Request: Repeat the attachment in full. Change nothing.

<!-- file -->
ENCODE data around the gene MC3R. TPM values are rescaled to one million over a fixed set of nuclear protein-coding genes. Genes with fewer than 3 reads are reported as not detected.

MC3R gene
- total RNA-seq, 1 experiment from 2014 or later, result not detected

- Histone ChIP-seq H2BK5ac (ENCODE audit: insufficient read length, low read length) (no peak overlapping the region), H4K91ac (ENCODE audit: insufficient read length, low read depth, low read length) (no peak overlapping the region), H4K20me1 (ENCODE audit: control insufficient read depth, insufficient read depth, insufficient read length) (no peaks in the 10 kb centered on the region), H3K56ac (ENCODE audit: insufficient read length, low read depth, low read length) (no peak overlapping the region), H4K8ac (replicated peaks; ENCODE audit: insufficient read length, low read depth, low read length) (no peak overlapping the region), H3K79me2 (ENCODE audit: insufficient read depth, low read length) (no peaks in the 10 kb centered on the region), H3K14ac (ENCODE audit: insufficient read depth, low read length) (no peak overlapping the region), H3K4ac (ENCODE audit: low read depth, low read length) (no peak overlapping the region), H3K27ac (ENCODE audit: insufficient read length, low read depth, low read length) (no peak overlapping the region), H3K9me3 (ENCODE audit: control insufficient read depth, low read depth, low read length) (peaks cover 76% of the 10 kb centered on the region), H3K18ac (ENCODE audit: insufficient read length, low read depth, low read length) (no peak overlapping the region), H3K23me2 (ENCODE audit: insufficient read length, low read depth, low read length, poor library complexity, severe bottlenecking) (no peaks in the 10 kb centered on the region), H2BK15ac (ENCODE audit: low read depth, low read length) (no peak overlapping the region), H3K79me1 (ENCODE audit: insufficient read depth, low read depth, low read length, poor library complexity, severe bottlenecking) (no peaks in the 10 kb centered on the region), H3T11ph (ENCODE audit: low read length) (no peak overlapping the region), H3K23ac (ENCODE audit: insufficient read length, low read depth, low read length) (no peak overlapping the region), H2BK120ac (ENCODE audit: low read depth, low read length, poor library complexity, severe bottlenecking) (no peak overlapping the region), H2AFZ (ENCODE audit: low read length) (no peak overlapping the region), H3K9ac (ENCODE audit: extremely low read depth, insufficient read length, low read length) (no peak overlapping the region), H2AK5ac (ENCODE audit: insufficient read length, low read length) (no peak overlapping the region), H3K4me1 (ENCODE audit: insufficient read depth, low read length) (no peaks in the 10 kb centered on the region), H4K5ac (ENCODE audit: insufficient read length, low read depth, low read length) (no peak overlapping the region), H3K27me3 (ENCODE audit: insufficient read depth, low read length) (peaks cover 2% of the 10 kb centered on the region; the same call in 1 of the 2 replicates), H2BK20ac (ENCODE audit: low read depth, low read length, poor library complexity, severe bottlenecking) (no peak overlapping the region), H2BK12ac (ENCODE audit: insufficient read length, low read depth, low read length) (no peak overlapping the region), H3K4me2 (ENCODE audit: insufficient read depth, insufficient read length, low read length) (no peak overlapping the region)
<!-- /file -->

ENCODE data around the gene MC3R. TPM values are rescaled to one million over a fixed set of nuclear protein-coding genes. Genes with fewer than 3 reads are reported as not detected.

MC3R gene
- total RNA-seq, 1 experiment from 2014 or later, result not detected

- Histone ChIP-seq H2BK5ac (ENCODE audit: insufficient read length, low read length) (no peak overlapping the region), H4K91ac (ENCODE audit: insufficient read length, low read depth, low read length) (no peak overlapping the region), H4K20me1 (ENCODE audit: control insufficient read depth, insufficient read depth, insufficient read length) (no peaks in the 10 kb centered on the region), H3K56ac (ENCODE audit: insufficient read length, low read depth, low read length) (no peak overlapping the region), H4K8ac (replicated peaks; ENCODE audit: insufficient read length, low read depth, low read length) (no peak overlapping the region), H3K79me2 (ENCODE audit: insufficient read depth, low read length) (no peaks in the 10 kb centered on the region), H3K14ac (ENCODE audit: insufficient read depth, low read length) (no peak overlapping the region), H3K4ac (ENCODE audit: low read depth, low read length) (no peak overlapping the region), H3K27ac (ENCODE audit: insufficient read length, low read depth, low read length) (no peak overlapping the region), H3K9me3 (ENCODE audit: control insufficient read depth, low read depth, low read length) (peaks cover 76% of the 10 kb centered on the region), H3K18ac (ENCODE audit: insufficient read length, low read depth, low read length) (no peak overlapping the region), H3K23me2 (ENCODE audit: insufficient read length, low read depth, low read length, poor library complexity, severe bottlenecking) (no peaks in the 10 kb centered on the region), H2BK15ac (ENCODE audit: low read depth, low read length) (no peak overlapping the region), H3K79me1 (ENCODE audit: insufficient read depth, low read depth, low read length, poor library complexity, severe bottlenecking) (no peaks in the 10 kb centered on the region), H3T11ph (ENCODE audit: low read length) (no peak overlapping the region), H3K23ac (ENCODE audit: insufficient read length, low read depth, low read length) (no peak overlapping the region), H2BK120ac (ENCODE audit: low read depth, low read length, poor library complexity, severe bottlenecking) (no peak overlapping the region), H2AFZ (ENCODE audit: low read length) (no peak overlapping the region), H3K9ac (ENCODE audit: extremely low read depth, insufficient read length, low read length) (no peak overlapping the region), H2AK5ac (ENCODE audit: insufficient read length, low read length) (no peak overlapping the region), H3K4me1 (ENCODE audit: insufficient read depth, low read length) (no peaks in the 10 kb centered on the region), H4K5ac (ENCODE audit: insufficient read length, low read depth, low read length) (no peak overlapping the region), H3K27me3 (ENCODE audit: insufficient read depth, low read length) (peaks cover 2% of the 10 kb centered on the region; the same call in 1 of the 2 replicates), H2BK20ac (ENCODE audit: low read depth, low read length, poor library complexity, severe bottlenecking) (no peak overlapping the region), H2BK12ac (ENCODE audit: insufficient read length, low read depth, low read length) (no peak overlapping the region), H3K4me2 (ENCODE audit: insufficient read depth, insufficient read length, low read length) (no peak overlapping the region)